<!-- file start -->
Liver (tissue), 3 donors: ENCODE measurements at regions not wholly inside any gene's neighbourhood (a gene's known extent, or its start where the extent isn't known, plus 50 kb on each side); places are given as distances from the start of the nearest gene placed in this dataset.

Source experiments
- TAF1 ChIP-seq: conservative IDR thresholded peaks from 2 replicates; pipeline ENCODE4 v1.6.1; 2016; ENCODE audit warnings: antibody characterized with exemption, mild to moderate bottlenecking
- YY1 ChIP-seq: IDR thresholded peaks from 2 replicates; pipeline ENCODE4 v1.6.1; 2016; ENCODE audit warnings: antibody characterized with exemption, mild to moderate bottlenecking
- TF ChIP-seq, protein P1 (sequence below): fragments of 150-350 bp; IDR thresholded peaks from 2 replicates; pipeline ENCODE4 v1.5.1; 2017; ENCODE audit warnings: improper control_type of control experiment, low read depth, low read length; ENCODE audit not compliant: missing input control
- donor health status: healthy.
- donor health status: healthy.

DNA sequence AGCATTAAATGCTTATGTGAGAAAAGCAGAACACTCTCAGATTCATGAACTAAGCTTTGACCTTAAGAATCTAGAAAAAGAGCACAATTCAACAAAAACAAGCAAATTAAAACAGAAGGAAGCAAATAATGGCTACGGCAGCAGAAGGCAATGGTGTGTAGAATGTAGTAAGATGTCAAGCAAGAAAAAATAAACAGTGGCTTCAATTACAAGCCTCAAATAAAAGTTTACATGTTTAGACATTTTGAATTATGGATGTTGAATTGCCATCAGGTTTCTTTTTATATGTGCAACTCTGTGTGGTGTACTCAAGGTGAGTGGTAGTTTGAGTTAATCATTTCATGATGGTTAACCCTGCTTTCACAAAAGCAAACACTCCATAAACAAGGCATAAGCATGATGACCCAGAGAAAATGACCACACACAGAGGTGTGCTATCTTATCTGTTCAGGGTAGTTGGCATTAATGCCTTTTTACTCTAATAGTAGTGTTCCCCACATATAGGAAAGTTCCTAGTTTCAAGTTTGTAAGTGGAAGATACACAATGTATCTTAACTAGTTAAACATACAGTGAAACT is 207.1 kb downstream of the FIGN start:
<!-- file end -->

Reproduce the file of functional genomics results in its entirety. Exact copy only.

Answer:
Liver (tissue), 3 donors: ENCODE measurements at regions not wholly inside any gene's neighbourhood (a gene's known extent, or its start where the extent isn't known, plus 50 kb on each side); places are given as distances from the start of the nearest gene placed in this dataset.

Source experiments
- TAF1 ChIP-seq: conservative IDR thresholded peaks from 2 replicates; pipeline ENCODE4 v1.6.1; 2016; ENCODE audit warnings: antibody characterized with exemption, mild to moderate bottlenecking
- YY1 ChIP-seq: IDR thresholded peaks from 2 replicates; pipeline ENCODE4 v1.6.1; 2016; ENCODE audit warnings: antibody characterized with exemption, mild to moderate bottlenecking
- TF ChIP-seq, protein P1 (sequence below): fragments of 150-350 bp; IDR thresholded peaks from 2 replicates; pipeline ENCODE4 v1.5.1; 2017; ENCODE audit warnings: improper control_type of control experiment, low read depth, low read length; ENCODE audit not compliant: missing input control
- donor health status: healthy.
- donor health status: healthy.

DNA sequence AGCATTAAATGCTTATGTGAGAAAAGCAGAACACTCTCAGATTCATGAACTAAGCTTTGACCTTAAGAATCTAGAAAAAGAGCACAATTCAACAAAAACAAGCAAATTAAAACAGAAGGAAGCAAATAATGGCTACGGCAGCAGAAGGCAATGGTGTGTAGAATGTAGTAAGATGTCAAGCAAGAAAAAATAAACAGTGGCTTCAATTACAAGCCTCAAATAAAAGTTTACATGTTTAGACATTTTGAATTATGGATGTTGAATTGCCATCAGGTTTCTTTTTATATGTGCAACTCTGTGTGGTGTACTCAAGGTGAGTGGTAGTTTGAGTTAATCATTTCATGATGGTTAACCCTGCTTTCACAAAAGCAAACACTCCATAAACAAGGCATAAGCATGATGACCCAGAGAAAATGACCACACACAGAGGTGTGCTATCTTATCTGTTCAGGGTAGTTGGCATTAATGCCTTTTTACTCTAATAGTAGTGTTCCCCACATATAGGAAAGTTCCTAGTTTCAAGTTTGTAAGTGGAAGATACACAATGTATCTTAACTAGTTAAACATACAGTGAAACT is 207.1 kb downstream of the FIGN start: